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Radiation Sensitivity and Postirradiation Growth of Foodborne Pathogens on a Ready-to-Eat Frankfurter on a Roll Product in the Presence of Modified Atmosphere and Antimicrobials

Sommers, C.H., Boyd, G.
Journal of food protection 2006 v.69 no.10 pp. 2436
ready-to-eat foods, hot dogs, sandwiches, rolls, food preservatives, sodium acetate, lactates, antibacterial properties, minimum inhibitory concentration, food irradiation, gamma radiation, food packaging, modified atmosphere packaging, nitrogen, carbon dioxide, food storage, storage temperature, storage time, food contamination, bacterial contamination, food pathogens, Escherichia coli O157:H7, Listeria monocytogenes, Staphylococcus aureus, radiation resistance, stress tolerance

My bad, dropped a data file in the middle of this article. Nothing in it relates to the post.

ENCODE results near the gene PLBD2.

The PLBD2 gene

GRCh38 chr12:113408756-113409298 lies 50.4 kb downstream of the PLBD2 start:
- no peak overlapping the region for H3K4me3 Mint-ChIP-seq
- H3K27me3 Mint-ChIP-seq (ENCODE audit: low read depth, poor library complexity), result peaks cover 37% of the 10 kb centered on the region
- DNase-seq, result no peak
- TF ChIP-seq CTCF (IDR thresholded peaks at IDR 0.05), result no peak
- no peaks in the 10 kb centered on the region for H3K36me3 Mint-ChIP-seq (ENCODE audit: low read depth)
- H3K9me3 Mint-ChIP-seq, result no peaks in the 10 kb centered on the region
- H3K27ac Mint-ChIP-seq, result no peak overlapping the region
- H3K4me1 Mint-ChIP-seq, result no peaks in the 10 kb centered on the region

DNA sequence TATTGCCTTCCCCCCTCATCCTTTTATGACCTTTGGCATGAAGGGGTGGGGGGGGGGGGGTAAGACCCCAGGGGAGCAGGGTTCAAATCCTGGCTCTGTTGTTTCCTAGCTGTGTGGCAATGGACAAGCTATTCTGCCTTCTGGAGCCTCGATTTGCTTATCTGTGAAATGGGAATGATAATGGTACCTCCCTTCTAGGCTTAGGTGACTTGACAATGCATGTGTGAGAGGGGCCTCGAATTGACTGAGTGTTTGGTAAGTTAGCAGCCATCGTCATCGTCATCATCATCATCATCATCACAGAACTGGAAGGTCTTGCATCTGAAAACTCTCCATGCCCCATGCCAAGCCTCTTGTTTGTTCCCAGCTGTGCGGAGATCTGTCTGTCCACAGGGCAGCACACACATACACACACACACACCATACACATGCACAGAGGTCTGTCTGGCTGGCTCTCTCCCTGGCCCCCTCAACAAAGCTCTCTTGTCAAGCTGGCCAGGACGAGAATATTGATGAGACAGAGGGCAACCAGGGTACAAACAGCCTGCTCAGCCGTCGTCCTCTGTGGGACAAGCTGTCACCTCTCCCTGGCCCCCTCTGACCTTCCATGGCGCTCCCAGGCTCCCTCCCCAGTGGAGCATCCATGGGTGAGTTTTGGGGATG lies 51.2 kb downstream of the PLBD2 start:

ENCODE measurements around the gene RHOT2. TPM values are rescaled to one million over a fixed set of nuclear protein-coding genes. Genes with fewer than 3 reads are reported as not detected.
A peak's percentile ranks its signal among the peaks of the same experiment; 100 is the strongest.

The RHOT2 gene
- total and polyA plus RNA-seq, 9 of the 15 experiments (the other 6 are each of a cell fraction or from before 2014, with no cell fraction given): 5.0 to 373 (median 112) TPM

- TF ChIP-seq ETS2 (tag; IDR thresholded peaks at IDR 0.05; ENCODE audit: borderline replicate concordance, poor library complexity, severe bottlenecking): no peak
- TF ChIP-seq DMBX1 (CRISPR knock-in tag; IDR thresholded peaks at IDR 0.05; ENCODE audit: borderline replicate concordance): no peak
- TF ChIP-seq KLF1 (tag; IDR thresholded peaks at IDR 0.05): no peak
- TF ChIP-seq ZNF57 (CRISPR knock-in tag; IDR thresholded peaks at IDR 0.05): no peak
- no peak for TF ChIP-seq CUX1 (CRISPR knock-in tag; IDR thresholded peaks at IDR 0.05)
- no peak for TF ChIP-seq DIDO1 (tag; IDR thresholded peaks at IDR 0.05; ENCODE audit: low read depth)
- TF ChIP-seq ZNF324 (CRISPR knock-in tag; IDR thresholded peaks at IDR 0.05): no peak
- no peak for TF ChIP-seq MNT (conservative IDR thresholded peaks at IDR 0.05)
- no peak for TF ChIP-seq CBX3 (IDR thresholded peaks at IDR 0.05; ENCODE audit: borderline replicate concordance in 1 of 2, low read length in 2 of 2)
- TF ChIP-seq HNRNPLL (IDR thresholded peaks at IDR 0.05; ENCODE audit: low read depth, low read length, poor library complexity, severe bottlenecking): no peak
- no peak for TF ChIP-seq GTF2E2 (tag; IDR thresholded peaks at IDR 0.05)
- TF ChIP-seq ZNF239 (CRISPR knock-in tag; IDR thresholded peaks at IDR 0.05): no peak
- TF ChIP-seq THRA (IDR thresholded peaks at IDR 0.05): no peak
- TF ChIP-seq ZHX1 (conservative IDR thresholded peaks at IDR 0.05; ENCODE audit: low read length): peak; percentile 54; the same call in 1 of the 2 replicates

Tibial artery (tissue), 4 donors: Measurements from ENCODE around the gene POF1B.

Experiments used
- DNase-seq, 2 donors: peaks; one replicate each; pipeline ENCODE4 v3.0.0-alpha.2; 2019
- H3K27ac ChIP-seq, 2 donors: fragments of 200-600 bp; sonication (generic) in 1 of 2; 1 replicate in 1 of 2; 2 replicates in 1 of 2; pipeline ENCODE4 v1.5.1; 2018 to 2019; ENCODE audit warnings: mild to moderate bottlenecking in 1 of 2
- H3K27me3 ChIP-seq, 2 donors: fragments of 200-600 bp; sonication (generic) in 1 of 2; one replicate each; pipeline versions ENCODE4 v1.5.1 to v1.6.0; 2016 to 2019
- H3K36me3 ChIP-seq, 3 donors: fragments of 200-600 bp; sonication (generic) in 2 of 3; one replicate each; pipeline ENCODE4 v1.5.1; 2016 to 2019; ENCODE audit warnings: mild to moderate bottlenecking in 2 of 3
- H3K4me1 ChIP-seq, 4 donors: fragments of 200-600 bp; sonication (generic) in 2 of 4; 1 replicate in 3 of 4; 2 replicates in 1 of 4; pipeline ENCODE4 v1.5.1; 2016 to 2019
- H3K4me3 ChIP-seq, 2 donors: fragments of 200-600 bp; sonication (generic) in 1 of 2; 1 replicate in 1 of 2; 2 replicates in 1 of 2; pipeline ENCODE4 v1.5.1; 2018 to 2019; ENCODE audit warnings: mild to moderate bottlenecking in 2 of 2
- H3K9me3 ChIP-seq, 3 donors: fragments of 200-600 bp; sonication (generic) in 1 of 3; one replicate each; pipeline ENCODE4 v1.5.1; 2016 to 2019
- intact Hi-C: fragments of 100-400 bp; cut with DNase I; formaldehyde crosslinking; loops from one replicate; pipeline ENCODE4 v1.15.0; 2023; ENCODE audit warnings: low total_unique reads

Intervention technologies including ionizing radiation, antimicrobials, and modified atmospheres (MA) can be used to inhibit the growth of or inactivate foodborne pathogens on complex ready-to-eat foods such as sandwiches. However, the effect of these technologies when used in combination (the hurdle concept) on the survival of foodborne pathogens is unknown. The ability of ionizing radiation to inactivate Escherichia coli O157:H7, Salmonella, Listeria monocytogenes, and Staphylococcus aureus inoculated onto a frankfurter on a roll product containing the antimicrobials sodium diacetate and potassium lactate in the presence of an MA (100% N2, 50% N2 plus 50% CO2, or 100% CO2) was investigated. The radiation resistances (D10-values) of the foodborne pathogens were 0.43 to 0.47 kGy for E. coli O157:H7, 0.61 to 0.71 kGy for Salmonella, 0.53 to 0.57 for L. monocytogenes, and 0.56 to 0.60 for S. aureus. The MA had no effect on the radiation resistance of the pathogens. During a 2-week storage period under mild temperature abuse (10°C), none of the pathogens were able to proliferate on the frankfurter on a roll product, regardless of the MA used. However, application of sublethal doses of ionizing radiation resulted in increased mortality of the gram-positive pathogens L. monocytogenes and S. aureus during the storage period regardless of the MA. Although the pathogens were unable to proliferate on the frankfurter on a roll product during the storage period, application of a postpackaging intervention step was needed to actually inactivate the foodborne pathogens. Ionizing radiation used in combination with sodium diacetate and potassium lactate resulted in additional mortality of L. monocytogenes and S. aureus, independent of the MA, during the 2-week storage period.